Thursday, November 3, 2016

A Hippie Gothic Ghost Story, or Thoughts on Let’s Scare Jessica to Death

Quiet, thoughtful, and eerie, Let’s Scare Jessica to Death (1971) exists somewhere in the space between a ghost story and a psychological thriller.  Zhora Lambert from Splendor in the Grass (1961), The Exorcist III (1990) and classic TV shows including Route 66, The Man From U.N.C.L.E., Kojak, Hawaii Five-0 and Knight Rider stars as Jessica, a 20-something flower child who has a history of an unspecified mental illness.  Jessica, along with her husband Duncan and friend Woody, moves to an isolated New England farmhouse to help her recover.  Once at the farmhouse they meet Emily, who has been squatting there but they invite her to stay anyways because hey, we’re all free spirits and it’s only 3 years after the Summer of Love. 
Jessica keeps seeing ghostly figures in the graveyard, watching her from the woods or grabbing at her foot while she’s swimming in the lake. And then there are the rumors of a vampire living on the property from the hostile townsfolk (dirty draft dodging hippies, remember).  The movie title makes you doubt her experiences though we see things from her perspective, because we know there’s a larger conspiracy, or is there?  Jessica narrates; we are witness to her whispered fears and we follow her slow spiraling descent, to the point that the audience begins to share in her madness.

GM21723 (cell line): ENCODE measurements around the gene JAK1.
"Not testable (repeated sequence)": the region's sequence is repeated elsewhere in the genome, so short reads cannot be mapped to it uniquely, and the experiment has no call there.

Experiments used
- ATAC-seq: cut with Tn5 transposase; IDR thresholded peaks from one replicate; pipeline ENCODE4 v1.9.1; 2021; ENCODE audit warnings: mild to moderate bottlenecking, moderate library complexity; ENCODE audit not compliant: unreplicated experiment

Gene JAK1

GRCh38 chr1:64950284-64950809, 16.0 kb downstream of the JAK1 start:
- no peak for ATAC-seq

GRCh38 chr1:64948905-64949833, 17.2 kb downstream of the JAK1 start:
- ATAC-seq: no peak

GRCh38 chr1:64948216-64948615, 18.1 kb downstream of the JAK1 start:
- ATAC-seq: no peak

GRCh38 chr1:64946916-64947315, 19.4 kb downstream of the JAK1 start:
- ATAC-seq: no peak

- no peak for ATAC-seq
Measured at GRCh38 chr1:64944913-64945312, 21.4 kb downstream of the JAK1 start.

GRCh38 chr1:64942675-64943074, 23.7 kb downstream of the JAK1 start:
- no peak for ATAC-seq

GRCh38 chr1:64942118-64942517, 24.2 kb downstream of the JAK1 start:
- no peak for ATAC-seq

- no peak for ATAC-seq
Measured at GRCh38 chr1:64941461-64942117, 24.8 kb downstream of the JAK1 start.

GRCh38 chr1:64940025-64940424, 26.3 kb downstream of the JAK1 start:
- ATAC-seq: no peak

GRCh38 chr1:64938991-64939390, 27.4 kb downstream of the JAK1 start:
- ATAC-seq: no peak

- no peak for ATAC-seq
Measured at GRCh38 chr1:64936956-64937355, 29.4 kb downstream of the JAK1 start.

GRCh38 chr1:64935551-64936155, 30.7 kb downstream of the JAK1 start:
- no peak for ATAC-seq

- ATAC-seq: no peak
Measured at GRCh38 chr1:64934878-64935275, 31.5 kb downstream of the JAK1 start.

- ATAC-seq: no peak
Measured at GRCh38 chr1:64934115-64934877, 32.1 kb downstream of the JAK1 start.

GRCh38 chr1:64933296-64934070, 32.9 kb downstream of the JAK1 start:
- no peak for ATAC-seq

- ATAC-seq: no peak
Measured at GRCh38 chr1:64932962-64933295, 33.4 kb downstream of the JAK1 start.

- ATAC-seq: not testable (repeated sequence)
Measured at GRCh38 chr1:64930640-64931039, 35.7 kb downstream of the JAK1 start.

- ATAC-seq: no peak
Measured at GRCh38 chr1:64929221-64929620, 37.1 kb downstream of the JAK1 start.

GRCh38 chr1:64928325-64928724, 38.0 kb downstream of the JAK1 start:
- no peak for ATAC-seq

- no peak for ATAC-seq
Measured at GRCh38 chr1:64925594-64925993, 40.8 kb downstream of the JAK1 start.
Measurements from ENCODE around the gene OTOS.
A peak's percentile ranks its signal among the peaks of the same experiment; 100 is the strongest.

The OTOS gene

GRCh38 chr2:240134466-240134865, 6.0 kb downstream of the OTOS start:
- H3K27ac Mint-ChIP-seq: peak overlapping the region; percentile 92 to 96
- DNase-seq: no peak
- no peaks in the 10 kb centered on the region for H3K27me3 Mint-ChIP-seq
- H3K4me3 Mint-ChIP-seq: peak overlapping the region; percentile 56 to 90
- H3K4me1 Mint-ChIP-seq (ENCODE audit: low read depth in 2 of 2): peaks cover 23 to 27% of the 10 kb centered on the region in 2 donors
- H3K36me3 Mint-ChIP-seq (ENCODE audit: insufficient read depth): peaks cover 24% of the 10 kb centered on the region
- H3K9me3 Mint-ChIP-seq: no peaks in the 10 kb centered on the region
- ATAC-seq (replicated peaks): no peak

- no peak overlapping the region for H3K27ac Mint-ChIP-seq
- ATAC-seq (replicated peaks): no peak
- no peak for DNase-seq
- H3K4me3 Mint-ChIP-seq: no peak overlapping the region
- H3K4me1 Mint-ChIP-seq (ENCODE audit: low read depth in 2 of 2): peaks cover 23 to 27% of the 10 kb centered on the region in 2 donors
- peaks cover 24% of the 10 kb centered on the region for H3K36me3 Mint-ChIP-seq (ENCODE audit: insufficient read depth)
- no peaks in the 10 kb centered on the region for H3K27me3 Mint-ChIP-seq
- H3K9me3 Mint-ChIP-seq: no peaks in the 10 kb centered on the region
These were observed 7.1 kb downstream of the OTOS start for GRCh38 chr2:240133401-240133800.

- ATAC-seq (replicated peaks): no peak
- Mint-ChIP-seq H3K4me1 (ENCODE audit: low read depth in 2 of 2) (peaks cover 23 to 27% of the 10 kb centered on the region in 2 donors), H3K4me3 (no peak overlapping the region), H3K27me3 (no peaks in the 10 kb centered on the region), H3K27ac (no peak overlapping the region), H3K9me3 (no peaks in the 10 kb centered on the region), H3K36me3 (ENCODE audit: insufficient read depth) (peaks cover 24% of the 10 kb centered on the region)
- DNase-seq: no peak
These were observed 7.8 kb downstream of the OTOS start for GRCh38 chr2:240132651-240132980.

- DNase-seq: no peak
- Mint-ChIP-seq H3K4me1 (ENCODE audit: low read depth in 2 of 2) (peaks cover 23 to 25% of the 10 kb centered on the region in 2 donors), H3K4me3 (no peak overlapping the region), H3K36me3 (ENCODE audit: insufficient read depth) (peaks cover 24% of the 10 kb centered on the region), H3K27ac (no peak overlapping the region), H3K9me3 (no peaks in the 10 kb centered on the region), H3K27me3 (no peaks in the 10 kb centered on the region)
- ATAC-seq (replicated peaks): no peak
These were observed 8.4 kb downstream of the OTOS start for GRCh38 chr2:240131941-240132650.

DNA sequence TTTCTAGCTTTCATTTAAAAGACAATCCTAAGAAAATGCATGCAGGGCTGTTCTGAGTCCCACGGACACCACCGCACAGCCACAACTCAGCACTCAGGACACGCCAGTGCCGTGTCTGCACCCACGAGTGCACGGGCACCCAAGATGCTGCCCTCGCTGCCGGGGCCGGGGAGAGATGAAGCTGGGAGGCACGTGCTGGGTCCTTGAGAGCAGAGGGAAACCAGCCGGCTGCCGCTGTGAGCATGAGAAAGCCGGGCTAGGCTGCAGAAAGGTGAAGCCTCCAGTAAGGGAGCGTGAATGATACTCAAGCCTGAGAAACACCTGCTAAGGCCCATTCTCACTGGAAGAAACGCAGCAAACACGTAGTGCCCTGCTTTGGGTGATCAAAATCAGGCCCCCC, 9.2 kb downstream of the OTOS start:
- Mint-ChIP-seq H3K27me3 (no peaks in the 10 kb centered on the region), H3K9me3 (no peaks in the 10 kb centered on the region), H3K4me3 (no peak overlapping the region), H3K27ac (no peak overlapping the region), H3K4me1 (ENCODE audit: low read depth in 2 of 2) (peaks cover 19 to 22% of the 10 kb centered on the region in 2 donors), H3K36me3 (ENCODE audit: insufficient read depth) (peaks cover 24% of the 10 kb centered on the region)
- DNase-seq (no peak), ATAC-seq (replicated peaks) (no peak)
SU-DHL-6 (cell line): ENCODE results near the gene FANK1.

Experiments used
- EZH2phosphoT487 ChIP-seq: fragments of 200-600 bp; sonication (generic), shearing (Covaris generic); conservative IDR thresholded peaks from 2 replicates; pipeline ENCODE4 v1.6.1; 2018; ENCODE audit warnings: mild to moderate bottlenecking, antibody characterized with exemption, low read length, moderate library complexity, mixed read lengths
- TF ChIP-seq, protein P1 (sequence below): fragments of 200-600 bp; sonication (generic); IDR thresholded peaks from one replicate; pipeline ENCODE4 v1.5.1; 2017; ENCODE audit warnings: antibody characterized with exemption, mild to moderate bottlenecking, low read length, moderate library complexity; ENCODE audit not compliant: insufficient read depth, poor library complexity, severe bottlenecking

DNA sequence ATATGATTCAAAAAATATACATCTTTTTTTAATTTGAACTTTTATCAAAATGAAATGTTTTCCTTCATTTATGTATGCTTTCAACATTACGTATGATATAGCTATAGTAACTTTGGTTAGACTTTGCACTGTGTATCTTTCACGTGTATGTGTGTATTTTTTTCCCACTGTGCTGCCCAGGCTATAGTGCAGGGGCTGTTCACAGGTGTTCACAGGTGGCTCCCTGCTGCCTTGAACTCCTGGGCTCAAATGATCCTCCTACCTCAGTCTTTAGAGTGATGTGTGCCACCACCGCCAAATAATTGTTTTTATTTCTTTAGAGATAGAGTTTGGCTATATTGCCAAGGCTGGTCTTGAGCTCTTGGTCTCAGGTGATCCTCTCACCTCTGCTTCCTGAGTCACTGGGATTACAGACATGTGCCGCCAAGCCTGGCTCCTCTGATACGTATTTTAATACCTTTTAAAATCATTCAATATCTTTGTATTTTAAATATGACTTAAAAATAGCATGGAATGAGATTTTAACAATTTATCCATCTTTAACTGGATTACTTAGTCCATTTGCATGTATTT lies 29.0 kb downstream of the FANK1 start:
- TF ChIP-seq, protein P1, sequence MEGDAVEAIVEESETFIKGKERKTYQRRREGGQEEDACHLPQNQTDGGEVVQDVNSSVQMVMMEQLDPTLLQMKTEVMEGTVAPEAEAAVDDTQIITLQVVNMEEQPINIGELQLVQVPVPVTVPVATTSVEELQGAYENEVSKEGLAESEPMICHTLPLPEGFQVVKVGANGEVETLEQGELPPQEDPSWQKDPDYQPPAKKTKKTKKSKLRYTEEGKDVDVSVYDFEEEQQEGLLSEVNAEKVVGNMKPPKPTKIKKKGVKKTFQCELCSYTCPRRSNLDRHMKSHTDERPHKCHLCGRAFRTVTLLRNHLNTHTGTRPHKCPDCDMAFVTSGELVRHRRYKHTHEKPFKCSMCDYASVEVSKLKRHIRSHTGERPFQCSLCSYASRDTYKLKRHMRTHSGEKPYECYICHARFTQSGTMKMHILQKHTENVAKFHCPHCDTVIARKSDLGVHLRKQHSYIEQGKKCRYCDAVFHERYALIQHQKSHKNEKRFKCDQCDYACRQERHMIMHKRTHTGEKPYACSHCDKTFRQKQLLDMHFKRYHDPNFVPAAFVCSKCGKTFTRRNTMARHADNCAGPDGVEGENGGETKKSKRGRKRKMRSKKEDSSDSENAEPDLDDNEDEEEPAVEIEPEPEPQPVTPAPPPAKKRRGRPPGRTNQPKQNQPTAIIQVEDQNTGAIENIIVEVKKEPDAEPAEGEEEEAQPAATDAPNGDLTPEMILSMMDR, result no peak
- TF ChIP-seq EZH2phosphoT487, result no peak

From writer and director John D. Hancock, Let’s Scare Jessica to Death is a portrait of psychosis and paranoia with supernatural overtones, reminiscent in tone of Children Shouldn’t Play With Dead Things (1972).  The film has a low budget, 60’s art school/indie vibe, a 70’s gothic with allusions to Polanski, Hitchcock and Du Maurier.  Interesting enough if you enjoy the time period, but all I could think of was how little they paid for that farmhouse, and how much it was worth now.



my first novel?  thanks for asking:)  it’s a the first book in a 4-volume supernatural martial arts series chock full of killer kung-fu witches, haunted carnivals, punk rock assassins, and a 24-hour diner with the best pie in town…
read for free on kindle unlimited or buy the paperback, available at fine bookstores everywhere (amazon).